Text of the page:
Two-for-ones serve up good karma for Summit County |

Two-for-ones serve up good karma for Summit County

I heard my favorite obnoxious customer story back in the days when my wife and I owned a store in Breckenridge. Another store owner who, if I remember correctly, lasted about as long as we did in the Summit County retail market, told it to me.

I don’t remember exactly what this other store owner sold – I think it was possibly birdhouses or some other crafty crafts – but like us, not a week went by in this man’s life without some moron disguised as a customer walking into his store to complain.

The visitor would look around, check out a few price tags and then usually announce at the top of his or her lungs, “Hell, I could make one of those in my basement for 50 cents.”

The moron/customer would then proceed to insult the quality of the product in an attempt to drive down the price to something resembling the cost of a cheap plastic knockoff produced exclusively for Wal-Mart by slaves in a sweatshop somewhere.

Then one day, the shop owner was sitting behind his cash register when a man walked through the door.

“I was in here last year,” the customer said. “I told you that I could make one of those bird houses you sell for a whole lot cheaper.”

The owner didn’t remember the man, but hey, with so many customers coming through the door during tourist season, a run-of-the-mill jerk just didn’t garnish that much attention.

“Well,” said the man, “I’d like to tell you that I was wrong about being able to make a bird house at home.”

Without warning, the visitor lifted up his right hand, and lo and behold, he was missing four fingers.

“If I’d just bought one of those birdhouses instead of trying to make one, I would have saved myself a lot of time, pain and money.”

Now that’s what I call karma.

So it is with some amusement that I’ve read the debate on the pros and cons of the benefits of Summit County’s legendary two-for-one specials, of which I’m personally a huge fan.

It’s during the offseason that I can finally afford to go out to lunch, maybe try a new restaurant or two and frequent my favorite establishments numerous times without having to worry about that little piece of paper that comes hidden under a mint after the meal.

It is the time of year when I can treat friends and family to dinner and know that I just might be able to pick up the tab and still make my mortgage payment.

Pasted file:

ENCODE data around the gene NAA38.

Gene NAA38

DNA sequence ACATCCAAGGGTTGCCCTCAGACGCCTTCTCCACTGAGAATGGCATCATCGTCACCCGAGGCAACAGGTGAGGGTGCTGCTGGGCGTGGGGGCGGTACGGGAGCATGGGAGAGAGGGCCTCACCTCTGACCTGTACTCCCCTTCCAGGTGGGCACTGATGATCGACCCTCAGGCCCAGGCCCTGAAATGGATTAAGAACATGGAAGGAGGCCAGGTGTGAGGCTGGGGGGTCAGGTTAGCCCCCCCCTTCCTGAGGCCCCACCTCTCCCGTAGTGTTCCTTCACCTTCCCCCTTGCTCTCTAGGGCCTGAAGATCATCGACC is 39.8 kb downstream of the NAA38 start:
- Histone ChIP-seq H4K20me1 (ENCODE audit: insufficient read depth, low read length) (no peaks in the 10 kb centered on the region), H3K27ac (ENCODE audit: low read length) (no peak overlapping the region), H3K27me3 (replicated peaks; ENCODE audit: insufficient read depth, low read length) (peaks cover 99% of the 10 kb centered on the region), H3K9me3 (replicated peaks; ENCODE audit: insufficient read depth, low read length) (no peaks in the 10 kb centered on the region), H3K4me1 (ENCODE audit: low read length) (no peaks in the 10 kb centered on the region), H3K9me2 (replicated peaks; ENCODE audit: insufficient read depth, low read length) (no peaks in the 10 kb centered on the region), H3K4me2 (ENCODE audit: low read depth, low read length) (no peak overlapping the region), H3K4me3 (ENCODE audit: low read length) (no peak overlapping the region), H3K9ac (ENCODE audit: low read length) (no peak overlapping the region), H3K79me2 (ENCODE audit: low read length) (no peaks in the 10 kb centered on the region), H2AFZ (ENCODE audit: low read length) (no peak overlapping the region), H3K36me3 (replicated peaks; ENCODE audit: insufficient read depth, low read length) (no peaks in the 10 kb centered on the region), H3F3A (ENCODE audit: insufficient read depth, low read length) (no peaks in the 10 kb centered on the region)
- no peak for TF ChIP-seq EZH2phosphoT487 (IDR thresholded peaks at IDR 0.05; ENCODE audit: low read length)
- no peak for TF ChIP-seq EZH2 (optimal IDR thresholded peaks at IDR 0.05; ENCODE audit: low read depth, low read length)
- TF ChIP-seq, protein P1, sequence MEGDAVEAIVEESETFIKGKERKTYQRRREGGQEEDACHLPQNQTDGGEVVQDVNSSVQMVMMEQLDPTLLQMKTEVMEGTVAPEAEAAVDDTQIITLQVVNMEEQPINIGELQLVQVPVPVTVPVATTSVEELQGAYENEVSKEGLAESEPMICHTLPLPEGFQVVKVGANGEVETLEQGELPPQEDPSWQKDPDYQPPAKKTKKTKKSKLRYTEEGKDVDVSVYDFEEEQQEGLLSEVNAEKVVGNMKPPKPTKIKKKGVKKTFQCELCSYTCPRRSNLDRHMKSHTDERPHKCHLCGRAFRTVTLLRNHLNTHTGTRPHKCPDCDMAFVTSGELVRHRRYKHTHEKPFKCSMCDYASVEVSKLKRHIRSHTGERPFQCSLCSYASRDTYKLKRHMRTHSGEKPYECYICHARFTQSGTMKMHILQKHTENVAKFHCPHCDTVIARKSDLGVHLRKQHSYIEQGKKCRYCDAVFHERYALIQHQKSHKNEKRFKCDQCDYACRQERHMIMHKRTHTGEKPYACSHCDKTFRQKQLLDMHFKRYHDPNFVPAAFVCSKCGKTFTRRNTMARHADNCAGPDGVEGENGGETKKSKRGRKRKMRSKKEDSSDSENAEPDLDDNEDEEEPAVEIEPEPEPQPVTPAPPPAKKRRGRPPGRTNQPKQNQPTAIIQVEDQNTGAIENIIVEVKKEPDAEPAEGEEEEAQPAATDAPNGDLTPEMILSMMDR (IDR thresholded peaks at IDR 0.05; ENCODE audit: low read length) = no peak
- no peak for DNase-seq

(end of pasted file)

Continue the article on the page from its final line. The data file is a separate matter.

As far as I’m concerned, a restaurant that participates in the two-for-one season is very much like Santa Claus.

I do, however, view restaurant owners’ generosity as a gift, not something I deserve simply because I live in Summit County or hang around during the offseason hoping to leech a few cheap meals.

Having once been a small business owner myself, I know the hardships these people face, and I’m sure that two for ones aren’t really terrific moneymaking scams. I can also say with a certain degree of knowledge that at no time does the electric company, phone company or water company ever give anyone, anywhere, two-for-one discounts on their bills.

Suppliers don’t care if offseason customers demand a discount, and I’ve never heard of one of our local governments cutting back the tax rate just because a business decided to give locals a break.

Since I believe that life should be pretty much coupon-free, I guess I’m what is known as a full-price person living in a Wal-Mart world. Yes, it’s true. I believe I should pay a fair price for a good product, and I’ll even spend an extra few bucks at a local small business before I’ll go to one of the big chain stores to save a penny. I believe that money spent in a neighbor’s store helps a community thrive.

So the next time you’re enjoying a meal at your favorite restaurant and you pull out that two-for-one coupon, think about the guys that made that freebee possible.

And remember that just because a meal is half price, it doesn’t mean a waiter or waitress should suffer. Add back in what you saved before you figure that 20 percent tip. If you don’t, you might just lose a few fingers to bad karma.

Columnist Andrew Gmerek writes in this space on Fridays. He is not offering his readers two columns for the price of one, we noticed.

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